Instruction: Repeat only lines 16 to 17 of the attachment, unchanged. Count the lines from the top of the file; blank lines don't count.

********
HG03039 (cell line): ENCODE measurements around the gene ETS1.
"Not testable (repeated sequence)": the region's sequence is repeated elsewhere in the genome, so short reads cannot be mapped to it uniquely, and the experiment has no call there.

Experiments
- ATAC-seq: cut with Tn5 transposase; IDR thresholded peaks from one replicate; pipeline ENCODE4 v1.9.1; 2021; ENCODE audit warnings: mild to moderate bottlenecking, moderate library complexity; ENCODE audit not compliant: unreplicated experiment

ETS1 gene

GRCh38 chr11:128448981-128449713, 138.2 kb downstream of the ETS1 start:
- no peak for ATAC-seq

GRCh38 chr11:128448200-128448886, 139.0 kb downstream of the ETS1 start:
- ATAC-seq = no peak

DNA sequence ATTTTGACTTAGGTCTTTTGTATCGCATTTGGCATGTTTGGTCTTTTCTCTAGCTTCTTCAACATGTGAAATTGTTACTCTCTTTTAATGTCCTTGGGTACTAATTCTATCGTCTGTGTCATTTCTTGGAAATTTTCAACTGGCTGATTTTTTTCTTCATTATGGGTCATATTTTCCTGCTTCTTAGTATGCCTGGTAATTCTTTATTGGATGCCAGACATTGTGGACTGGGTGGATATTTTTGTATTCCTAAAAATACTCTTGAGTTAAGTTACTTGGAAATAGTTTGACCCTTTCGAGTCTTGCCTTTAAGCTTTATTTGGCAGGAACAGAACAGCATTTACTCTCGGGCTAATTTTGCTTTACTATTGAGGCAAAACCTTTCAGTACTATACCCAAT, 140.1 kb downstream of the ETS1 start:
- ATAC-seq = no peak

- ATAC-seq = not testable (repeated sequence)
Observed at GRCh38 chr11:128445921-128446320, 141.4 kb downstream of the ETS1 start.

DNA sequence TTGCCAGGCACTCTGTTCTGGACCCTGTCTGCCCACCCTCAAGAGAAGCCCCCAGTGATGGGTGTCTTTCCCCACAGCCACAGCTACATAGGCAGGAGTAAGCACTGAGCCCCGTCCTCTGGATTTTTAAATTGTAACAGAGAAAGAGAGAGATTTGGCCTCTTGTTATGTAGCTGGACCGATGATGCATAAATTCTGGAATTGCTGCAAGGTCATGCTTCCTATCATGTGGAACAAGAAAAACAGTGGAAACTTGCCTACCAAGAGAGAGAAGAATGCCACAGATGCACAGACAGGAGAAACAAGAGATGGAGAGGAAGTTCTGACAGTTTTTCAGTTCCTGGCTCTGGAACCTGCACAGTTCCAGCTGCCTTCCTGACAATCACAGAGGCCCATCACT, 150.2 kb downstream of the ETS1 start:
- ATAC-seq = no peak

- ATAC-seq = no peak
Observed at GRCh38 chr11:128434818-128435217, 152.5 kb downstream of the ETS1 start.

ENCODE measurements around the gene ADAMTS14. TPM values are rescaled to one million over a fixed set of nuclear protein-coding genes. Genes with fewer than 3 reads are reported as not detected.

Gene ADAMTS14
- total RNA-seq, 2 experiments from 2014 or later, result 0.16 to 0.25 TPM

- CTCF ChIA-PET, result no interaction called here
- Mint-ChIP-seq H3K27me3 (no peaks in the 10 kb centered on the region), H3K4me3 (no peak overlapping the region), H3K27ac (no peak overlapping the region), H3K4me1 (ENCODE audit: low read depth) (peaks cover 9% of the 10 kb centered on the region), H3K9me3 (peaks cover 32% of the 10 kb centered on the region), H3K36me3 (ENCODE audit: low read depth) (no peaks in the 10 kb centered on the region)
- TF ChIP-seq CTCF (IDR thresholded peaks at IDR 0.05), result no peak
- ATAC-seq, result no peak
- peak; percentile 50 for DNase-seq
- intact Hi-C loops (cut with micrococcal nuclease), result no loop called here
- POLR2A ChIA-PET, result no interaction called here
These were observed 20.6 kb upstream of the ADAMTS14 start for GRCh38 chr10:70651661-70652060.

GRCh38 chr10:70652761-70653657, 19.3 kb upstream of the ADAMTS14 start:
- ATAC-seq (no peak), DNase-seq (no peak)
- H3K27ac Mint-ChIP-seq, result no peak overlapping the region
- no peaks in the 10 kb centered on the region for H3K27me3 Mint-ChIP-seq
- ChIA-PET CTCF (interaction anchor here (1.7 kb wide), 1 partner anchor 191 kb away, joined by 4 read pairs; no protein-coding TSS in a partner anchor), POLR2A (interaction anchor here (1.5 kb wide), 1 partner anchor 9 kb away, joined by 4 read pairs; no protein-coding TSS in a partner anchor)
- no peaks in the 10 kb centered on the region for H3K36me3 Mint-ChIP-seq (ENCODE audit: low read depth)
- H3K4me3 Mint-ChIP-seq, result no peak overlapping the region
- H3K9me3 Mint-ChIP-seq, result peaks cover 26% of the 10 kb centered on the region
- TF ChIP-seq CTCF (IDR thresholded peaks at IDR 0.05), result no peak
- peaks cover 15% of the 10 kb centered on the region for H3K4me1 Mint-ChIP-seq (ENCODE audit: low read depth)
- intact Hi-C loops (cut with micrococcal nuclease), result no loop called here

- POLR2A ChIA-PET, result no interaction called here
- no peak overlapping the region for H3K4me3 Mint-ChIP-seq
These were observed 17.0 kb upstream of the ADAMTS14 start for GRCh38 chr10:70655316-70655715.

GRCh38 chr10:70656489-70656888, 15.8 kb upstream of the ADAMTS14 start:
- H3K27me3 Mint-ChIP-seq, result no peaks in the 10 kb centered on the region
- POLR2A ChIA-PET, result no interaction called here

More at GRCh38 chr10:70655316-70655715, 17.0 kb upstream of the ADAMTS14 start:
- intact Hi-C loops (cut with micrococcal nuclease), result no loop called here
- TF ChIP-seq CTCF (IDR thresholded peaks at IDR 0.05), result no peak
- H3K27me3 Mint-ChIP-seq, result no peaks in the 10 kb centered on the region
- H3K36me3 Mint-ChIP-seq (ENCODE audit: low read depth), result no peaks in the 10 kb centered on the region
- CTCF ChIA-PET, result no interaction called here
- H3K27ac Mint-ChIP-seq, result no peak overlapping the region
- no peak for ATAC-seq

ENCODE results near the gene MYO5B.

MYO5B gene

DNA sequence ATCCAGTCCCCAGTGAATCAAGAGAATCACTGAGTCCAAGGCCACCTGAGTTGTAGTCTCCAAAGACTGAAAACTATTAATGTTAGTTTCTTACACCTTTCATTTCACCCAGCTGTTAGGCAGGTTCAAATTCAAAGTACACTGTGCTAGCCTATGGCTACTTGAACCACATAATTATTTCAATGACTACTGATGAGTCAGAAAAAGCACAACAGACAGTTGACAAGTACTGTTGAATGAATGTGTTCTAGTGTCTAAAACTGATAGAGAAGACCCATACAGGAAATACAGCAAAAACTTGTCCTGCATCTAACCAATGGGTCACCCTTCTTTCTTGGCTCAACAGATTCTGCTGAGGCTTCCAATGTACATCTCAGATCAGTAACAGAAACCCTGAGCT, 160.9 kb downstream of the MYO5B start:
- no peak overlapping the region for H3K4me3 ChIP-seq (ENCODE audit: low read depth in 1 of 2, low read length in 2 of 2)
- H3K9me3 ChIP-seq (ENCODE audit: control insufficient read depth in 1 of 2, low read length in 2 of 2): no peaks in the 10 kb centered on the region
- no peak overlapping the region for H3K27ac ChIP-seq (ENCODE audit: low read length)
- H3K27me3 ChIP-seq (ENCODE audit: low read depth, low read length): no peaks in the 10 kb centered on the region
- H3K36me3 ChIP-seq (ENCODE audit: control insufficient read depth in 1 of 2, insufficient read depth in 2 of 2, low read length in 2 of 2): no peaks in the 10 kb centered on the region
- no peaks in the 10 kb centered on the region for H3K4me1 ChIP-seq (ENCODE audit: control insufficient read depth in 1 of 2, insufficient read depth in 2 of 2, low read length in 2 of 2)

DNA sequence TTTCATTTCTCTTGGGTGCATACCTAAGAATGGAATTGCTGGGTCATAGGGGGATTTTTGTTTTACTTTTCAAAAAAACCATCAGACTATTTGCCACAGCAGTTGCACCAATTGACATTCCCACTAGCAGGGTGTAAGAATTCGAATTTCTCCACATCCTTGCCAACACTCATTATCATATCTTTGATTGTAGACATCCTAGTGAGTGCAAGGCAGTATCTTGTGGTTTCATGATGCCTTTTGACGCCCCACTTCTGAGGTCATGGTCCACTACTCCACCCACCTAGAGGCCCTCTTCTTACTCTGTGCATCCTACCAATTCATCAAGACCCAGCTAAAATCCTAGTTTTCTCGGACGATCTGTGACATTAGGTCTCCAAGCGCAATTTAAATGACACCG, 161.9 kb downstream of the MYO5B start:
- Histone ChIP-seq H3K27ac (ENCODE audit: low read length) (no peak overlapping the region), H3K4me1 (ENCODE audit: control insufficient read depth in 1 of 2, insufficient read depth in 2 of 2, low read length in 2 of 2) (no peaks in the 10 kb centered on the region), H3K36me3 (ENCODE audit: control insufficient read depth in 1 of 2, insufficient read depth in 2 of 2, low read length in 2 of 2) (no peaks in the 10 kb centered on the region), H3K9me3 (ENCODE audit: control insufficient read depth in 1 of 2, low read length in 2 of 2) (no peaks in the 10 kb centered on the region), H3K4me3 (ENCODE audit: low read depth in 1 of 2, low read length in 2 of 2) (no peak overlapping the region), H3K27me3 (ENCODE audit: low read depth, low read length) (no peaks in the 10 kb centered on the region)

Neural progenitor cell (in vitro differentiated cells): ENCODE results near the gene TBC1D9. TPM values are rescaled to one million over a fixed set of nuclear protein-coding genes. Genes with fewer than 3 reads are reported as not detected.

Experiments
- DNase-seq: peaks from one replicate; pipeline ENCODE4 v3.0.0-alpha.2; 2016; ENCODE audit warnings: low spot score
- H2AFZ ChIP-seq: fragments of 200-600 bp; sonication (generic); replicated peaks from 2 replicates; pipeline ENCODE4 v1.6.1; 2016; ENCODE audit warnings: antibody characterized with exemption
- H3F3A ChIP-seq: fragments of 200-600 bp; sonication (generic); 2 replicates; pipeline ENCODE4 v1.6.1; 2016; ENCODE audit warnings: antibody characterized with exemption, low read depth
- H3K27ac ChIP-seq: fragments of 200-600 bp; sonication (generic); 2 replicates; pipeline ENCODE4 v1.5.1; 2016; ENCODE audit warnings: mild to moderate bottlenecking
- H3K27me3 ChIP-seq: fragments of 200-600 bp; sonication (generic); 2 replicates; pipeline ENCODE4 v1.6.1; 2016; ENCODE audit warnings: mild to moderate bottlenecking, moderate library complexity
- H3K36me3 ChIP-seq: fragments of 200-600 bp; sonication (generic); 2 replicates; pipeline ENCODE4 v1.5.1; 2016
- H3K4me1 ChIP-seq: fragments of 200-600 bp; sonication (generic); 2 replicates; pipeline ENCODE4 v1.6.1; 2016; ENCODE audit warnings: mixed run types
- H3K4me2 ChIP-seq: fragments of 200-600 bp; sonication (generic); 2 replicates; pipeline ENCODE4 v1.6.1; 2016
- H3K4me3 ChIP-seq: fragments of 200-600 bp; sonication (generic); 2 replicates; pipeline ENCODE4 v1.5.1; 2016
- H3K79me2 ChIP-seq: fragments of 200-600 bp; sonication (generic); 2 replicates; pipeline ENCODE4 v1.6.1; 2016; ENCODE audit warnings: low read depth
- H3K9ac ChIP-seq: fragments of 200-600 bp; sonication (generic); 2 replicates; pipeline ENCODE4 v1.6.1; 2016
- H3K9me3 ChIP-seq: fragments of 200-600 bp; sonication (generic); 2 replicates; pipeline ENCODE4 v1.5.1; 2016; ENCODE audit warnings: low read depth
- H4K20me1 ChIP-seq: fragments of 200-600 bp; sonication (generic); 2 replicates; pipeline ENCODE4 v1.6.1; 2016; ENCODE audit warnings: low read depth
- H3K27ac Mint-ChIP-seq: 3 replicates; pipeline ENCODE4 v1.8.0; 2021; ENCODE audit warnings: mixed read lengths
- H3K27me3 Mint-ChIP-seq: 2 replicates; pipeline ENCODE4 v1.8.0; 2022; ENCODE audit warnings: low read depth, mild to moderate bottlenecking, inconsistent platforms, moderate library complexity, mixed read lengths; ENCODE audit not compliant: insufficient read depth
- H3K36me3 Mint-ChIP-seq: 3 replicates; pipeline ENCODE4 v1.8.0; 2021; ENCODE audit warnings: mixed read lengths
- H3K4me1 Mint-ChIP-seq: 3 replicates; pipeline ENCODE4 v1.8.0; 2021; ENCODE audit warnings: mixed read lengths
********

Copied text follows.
- ATAC-seq = no peak
Observed at GRCh38 chr11:128434818-128435217, 152.5 kb downstream of the ETS1 start.